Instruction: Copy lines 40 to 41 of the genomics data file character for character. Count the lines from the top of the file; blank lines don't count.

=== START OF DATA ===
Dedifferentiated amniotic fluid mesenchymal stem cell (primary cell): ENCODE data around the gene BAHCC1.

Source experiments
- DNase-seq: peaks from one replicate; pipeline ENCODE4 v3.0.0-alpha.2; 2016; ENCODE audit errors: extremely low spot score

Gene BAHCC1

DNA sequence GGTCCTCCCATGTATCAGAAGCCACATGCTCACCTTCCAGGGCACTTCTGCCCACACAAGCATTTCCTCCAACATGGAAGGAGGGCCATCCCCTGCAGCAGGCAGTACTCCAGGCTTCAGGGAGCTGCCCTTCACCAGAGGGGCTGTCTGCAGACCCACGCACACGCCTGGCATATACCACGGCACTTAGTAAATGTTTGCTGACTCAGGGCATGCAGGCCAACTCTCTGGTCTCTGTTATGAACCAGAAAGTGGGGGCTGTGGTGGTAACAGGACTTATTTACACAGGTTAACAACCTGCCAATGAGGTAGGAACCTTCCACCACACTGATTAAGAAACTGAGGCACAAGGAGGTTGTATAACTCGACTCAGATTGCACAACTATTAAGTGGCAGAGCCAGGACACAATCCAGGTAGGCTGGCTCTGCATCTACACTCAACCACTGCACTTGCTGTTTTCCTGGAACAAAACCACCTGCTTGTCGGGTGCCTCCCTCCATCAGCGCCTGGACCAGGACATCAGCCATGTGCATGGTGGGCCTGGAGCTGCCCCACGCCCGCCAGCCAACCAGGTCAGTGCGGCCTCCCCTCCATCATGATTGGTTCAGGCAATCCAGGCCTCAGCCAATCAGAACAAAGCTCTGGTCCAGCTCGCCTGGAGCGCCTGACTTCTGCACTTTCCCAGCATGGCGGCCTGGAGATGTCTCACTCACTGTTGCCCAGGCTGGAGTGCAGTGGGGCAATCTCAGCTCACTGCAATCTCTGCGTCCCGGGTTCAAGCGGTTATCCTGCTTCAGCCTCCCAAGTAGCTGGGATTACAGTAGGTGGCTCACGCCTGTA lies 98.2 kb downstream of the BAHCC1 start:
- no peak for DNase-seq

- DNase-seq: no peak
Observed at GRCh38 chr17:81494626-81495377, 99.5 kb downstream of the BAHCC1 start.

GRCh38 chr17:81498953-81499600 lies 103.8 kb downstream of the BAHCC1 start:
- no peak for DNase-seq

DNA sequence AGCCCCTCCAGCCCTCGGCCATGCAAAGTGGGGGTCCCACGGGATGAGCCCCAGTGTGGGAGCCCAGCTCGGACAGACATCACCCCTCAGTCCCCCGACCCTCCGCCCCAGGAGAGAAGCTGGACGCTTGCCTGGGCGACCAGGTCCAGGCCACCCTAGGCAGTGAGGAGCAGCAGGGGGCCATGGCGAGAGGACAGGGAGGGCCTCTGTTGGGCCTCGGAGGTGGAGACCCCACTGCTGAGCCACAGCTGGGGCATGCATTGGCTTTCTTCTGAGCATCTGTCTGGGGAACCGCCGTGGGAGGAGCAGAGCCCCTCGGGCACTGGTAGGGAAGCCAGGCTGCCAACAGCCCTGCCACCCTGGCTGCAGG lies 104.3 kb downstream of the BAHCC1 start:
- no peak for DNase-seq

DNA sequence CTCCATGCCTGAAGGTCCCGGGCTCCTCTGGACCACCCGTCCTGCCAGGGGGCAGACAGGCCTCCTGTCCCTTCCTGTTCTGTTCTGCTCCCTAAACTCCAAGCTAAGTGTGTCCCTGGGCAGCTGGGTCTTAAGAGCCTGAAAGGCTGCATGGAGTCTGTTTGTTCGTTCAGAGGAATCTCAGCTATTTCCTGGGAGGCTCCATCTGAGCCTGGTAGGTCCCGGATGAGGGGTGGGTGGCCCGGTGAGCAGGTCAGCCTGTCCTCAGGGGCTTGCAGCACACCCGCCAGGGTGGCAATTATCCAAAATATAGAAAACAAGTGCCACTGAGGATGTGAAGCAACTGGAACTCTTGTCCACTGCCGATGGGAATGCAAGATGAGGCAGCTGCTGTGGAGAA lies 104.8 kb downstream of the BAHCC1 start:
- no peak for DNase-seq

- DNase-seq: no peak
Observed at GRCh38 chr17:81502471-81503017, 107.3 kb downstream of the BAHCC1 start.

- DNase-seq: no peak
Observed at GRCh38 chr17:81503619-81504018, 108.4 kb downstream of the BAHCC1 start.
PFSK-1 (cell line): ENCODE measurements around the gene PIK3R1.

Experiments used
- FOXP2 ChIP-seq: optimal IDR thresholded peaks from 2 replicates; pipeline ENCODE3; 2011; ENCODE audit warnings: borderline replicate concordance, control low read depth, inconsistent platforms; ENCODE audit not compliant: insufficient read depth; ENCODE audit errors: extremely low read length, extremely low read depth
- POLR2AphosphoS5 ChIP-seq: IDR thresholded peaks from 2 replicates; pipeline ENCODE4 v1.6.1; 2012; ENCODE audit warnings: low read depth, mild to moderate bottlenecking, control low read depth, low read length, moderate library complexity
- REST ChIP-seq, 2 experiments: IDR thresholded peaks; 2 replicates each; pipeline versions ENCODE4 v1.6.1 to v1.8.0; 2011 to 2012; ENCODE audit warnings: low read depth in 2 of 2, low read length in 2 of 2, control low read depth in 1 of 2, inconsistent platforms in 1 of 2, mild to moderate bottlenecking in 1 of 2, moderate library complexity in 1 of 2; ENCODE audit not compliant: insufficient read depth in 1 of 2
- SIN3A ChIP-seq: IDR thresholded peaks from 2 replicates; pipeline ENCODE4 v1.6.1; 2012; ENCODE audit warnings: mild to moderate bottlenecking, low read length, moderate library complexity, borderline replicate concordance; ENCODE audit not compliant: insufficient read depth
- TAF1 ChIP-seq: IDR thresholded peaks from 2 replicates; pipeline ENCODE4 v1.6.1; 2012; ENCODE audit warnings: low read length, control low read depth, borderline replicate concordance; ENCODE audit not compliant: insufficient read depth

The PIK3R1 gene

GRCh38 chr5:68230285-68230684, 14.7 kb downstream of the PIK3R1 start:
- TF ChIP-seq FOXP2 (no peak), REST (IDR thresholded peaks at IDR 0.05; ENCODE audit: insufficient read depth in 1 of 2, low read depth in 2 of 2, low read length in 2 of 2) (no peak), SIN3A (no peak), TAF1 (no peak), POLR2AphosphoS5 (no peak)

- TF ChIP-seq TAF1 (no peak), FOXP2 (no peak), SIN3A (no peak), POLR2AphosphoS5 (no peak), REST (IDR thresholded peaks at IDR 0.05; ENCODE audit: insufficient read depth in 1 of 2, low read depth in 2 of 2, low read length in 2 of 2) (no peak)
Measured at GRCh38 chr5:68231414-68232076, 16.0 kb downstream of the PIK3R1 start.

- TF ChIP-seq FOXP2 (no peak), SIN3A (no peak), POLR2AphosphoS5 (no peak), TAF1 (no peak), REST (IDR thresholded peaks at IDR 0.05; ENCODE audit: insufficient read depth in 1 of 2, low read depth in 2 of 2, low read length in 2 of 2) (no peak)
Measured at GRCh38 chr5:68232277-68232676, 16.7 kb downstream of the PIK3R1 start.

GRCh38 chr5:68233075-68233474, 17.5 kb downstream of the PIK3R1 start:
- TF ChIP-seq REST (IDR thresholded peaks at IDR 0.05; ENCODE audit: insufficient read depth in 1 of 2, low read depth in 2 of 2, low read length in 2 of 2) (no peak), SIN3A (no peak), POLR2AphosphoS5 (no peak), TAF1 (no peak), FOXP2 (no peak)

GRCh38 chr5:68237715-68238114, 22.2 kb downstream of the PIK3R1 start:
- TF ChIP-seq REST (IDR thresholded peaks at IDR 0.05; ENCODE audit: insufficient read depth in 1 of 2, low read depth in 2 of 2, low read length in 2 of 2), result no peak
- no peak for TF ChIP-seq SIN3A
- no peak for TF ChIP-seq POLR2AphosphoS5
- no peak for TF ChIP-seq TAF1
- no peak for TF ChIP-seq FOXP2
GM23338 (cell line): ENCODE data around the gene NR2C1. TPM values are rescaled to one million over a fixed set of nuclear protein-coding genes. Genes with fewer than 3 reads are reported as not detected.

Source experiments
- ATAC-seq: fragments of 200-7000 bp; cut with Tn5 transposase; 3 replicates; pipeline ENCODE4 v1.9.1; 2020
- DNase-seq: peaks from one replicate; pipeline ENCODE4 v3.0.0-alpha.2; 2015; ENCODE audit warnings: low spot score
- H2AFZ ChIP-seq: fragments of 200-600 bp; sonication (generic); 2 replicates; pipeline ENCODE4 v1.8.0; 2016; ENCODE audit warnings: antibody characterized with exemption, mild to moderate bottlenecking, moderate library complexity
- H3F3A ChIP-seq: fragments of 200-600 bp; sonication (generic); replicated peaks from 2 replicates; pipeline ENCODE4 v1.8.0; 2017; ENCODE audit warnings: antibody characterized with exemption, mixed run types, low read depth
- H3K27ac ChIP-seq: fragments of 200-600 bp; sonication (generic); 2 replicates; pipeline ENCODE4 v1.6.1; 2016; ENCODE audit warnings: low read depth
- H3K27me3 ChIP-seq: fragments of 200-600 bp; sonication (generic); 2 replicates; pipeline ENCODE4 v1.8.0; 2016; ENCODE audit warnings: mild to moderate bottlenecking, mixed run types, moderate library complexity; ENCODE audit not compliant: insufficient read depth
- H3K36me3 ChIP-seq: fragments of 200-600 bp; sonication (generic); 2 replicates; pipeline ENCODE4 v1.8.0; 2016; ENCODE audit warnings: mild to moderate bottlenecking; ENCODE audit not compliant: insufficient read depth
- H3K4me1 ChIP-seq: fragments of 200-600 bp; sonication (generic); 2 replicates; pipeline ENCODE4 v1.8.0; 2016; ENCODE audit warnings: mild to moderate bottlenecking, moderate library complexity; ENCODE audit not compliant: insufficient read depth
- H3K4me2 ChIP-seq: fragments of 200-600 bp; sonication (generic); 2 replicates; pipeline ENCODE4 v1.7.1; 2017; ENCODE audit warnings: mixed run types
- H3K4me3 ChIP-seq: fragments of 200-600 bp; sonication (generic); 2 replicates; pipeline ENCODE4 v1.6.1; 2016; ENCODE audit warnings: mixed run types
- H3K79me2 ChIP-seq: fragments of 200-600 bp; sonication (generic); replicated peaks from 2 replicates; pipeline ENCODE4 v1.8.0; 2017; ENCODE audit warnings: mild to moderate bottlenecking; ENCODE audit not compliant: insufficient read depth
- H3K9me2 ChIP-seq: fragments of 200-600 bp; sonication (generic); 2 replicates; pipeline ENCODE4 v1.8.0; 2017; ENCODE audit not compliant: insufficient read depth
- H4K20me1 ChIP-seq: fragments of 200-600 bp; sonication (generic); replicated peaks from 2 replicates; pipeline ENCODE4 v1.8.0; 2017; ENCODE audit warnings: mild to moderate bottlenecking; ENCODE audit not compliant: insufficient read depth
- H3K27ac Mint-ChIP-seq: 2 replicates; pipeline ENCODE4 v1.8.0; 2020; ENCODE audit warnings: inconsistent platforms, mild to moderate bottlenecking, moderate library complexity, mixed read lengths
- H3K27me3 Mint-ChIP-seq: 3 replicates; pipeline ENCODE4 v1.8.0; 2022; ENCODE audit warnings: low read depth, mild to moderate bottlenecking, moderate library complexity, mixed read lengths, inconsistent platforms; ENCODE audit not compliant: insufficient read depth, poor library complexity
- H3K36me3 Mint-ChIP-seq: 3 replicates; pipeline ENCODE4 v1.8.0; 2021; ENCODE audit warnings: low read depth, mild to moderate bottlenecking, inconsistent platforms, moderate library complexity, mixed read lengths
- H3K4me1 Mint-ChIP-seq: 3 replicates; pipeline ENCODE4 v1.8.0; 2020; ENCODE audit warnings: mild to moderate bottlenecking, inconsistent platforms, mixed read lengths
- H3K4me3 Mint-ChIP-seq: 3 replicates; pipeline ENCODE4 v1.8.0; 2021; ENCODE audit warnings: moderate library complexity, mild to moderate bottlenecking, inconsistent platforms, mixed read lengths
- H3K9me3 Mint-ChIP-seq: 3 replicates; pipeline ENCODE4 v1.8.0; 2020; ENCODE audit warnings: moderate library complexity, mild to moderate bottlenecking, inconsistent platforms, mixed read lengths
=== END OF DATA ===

- no peak for TF ChIP-seq FOXP2
GM23338 (cell line): ENCODE data around the gene NR2C1. TPM values are rescaled to one million over a fixed set of nuclear protein-coding genes. Genes with fewer than 3 reads are reported as not detected.